This tutorial illustrates how easy it is to program with SIP using Java ME. With the simple MEssenger application, implementations of a number of useful communication patterns were demonstrated too. The simplicity of the library combined with the flexibility of SIP allows countless applications to be developed.

My friends' mobile phones and mine are now IM-enabled, and we use them regularly to chat with each other. Have fun with your mobile phone!


  • JSR 180
  • Registrar example documentation, located by default at C:\bea\sipserver30\samples\sipserver\examples\src\registrar\readme.html


This note provides tips on how to install and configure the Java Wireless Toolkit and EclipseME. The objective is to get you ready to develop SIP applications on the Java ME platform.

Installation tips for the Java Wireless Toolkit

Java Wireless Toolkit (WTK) is a bunch of tools that help in developing applications for mobile phones and similar devices. It contains tons of libraries (including an implementation of SIP API for Java ME) and an emulator, all packaged together in an easy-to-install bundle. This makes it an easy choice for a SIP development environment.

The newest Java Wireless Toolkit is available on the Java ME downloads page, here.

Navigate to the download page. You'll need to register (for free) before you can download the installer. You must log in using your Download Center username and password at this point.

The Windows installer is named something like j2me_wireless_toolkit-x_y-windows.exe (where x and y are the major and minor version numbers). Download the file to your hard drive. Run the executable and follow the steps on the screen. Quick Time Player is optional and lets you play media files in the emulator. If you don't have the Quick Time Player and you wish to install it, go to this address.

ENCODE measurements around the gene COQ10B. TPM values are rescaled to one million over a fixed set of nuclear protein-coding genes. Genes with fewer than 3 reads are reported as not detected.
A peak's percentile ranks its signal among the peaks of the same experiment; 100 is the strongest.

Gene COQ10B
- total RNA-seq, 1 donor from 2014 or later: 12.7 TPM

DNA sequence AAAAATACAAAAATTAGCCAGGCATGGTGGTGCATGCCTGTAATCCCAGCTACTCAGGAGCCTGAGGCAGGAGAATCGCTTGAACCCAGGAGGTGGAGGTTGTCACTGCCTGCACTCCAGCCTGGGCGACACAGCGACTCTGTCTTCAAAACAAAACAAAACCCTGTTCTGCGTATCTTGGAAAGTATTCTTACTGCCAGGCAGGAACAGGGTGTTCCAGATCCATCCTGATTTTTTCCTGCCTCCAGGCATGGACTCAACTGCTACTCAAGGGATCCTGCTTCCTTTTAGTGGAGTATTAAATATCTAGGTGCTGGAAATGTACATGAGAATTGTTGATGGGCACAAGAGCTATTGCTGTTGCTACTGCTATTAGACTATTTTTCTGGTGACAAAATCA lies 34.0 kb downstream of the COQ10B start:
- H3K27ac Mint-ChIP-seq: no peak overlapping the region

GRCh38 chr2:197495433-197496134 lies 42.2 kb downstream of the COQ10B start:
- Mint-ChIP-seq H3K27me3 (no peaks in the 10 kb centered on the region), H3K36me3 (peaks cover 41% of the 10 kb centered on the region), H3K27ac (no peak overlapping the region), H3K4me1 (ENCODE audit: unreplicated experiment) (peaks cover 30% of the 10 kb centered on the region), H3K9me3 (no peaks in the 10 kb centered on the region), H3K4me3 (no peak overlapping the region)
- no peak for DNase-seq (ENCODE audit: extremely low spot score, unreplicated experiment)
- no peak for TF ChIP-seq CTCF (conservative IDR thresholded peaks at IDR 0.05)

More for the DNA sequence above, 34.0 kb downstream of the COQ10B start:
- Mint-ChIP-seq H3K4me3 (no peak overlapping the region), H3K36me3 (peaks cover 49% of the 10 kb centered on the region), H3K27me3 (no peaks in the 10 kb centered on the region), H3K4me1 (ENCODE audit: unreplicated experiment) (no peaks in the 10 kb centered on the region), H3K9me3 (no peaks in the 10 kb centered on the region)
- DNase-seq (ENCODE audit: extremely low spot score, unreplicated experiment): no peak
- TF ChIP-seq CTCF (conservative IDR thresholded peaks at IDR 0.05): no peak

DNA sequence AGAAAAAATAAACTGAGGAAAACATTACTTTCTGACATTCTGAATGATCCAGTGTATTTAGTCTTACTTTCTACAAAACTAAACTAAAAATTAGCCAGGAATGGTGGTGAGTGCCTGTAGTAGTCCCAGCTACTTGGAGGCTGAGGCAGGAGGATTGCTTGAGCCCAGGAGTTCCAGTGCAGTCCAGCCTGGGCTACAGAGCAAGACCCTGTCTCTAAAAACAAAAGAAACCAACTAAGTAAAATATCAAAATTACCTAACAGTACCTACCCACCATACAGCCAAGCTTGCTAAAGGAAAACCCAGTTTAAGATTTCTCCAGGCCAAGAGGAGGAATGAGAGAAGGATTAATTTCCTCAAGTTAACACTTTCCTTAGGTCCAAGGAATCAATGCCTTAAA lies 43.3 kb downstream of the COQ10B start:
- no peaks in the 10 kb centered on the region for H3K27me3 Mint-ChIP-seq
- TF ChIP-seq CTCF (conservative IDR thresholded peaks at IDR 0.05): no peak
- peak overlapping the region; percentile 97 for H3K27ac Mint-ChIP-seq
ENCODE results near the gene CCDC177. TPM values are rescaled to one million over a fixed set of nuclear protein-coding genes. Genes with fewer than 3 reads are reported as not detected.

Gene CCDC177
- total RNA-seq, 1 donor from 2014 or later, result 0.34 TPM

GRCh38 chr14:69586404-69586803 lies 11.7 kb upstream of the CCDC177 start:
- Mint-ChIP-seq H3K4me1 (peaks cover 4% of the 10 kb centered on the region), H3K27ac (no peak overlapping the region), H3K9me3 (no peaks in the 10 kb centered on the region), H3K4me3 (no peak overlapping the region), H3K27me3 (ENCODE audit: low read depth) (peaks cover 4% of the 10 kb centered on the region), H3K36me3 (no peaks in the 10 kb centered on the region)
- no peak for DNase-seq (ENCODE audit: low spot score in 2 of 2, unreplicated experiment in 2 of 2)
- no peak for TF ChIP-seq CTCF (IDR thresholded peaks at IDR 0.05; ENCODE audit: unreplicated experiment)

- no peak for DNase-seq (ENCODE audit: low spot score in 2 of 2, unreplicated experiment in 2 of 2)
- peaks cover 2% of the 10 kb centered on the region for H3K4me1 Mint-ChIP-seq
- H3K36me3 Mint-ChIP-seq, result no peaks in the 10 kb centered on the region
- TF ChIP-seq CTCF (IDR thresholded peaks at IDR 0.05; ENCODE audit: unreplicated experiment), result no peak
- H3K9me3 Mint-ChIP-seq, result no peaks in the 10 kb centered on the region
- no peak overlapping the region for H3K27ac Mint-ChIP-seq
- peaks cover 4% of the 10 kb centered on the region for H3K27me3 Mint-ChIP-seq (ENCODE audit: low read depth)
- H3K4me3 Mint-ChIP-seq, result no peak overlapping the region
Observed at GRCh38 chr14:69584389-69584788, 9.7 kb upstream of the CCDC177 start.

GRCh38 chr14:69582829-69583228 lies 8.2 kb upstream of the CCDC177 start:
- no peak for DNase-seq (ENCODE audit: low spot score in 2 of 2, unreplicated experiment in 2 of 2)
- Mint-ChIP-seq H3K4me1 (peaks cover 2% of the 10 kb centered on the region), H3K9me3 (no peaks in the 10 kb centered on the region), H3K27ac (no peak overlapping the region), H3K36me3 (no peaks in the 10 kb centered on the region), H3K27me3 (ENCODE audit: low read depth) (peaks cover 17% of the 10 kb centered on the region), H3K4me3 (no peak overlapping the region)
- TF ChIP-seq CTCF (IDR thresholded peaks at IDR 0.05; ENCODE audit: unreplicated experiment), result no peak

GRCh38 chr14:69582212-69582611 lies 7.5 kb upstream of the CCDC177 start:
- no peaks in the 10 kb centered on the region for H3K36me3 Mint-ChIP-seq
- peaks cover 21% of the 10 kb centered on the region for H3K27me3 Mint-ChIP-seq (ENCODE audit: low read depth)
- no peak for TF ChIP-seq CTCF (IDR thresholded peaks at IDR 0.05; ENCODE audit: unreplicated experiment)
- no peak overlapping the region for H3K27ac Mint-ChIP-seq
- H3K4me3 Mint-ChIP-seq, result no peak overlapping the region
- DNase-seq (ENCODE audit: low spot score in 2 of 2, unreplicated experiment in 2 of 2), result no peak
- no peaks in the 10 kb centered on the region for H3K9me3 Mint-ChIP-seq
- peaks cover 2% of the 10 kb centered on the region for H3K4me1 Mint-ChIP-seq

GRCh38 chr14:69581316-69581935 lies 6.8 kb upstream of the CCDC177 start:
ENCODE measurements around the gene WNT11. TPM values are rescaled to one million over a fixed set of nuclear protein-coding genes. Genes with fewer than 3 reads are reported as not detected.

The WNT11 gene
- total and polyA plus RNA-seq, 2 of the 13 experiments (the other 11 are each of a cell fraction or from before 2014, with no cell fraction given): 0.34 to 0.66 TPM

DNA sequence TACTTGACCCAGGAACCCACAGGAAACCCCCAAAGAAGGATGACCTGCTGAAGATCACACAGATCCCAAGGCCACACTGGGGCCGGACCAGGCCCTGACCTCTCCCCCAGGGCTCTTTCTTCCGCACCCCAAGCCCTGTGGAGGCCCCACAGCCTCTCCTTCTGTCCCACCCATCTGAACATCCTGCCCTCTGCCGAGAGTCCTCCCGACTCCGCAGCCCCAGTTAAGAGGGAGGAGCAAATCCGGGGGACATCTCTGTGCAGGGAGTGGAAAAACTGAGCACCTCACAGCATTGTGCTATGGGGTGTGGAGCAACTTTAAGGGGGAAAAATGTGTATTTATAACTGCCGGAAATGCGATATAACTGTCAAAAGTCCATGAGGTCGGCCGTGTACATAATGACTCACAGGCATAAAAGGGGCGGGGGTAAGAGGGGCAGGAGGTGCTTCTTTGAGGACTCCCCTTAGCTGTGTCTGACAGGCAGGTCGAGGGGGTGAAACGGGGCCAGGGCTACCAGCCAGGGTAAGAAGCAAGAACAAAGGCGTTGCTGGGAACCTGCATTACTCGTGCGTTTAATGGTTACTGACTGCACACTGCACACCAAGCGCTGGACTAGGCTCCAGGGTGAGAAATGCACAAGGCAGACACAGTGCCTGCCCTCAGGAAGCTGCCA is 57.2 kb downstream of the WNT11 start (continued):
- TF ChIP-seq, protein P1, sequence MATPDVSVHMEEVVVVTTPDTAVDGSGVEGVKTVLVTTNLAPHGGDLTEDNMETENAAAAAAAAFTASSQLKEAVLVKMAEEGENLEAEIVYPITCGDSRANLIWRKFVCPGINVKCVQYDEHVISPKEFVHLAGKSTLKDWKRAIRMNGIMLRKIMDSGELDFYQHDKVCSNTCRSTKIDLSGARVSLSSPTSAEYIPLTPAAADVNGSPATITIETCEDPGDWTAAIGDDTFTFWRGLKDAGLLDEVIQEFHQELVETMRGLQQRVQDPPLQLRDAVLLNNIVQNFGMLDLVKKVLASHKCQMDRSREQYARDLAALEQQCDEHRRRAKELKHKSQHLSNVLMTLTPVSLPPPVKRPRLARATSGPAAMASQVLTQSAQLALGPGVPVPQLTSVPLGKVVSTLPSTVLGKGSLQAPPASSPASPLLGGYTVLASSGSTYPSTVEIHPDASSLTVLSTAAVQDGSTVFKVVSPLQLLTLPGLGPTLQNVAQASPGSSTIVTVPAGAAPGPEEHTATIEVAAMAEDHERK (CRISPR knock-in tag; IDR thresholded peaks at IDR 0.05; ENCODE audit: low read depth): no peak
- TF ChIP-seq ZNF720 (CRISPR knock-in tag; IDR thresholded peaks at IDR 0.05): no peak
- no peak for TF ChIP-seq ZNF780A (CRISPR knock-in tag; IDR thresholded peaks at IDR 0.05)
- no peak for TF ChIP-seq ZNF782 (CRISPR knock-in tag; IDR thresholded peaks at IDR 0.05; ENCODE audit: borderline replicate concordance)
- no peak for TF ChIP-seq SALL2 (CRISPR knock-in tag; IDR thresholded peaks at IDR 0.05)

Installation tips for EclipseME

Eclipse ME is a plug-in for Eclipse that allows easy development of Java ME applications. It's fully integrated with the Java Wireless Toolkit. You set up Eclipse ME in two stages. First you install EclipseME. Second you configure it. This section covers the first stage.

The easiest way to get EclipseME is to use the Eclipse Software Updates. Start Eclipse and go to the menu Help > Software Updates > Find and Install. Select "Search for new features to install," and click Next. On the next page click the button New Remote Site. Enter the following information:

  • Name: EclipseME
  • URL:

Click Finish. Eclipse will now look for EclipseME at the update site. In the next dialog select EclipseME and keep going until you're done with the installation.

Click Install to continue. You'll have to restart Eclipse after EclipseME is installed.

Configuration tips for EclipseME

Earlier I said that EclipseME is integrated with Java Wireless Toolkit. This may be true, but you still have to do some configuring to make them work together. Here are the steps you need to take:

  1. J2ME Preferences: In Eclipse, go to the Preferences dialog (menu Window > Preferences). Navigate to the category J2ME. You need to input the location of the Java Wireless Toolkit in the WTK Root field.
  2. Navigate to the Device Management category. The list of devices is empty. EclipseME can search for devices for you. Click Import. Enter the WTK folder again, and select all devices. Click Finish. The devices are now imported in the list. Select one device to use as the default.
  3. Debug Settings: Certain settings are needed to make the Java Wireless Toolkit work in the debugger. You must set the following options in the Java > Debug category:
    • Suspend execution on uncaught exceptions: NOT selected.
    • Suspend execution on compilation errors: NOT selected.
    • Debugger timeout (ms): 15000 (which is 15 seconds).

Without these options, debugging will not work.

Configuration Tips for EclipseME

Installation is now over. Let's test things out to make sure everything works.

  1. Create a J2ME Project: In Eclipse go to menu File > New > Project. Select the category J2ME > J2ME Midlet Suite. Click Next. Enter a project name. Click Next. Choose the name for the deployment file (JAD file). Click Finish.
  2. Create a package.
  3. Create a MIDlet: Go to menu File > New > Other. Navigate to J2ME > J2ME Midlet. Click Next. Enter the name of your class. Click Finish.
  4. When you're done, look at the generated MIDlet code.

Learning about Java ME programming

Many online tutorials are available. Here are a few:

Emmanuel Proulx is an expert in J2EE and SIP. He is a certified WebLogic Server engineer.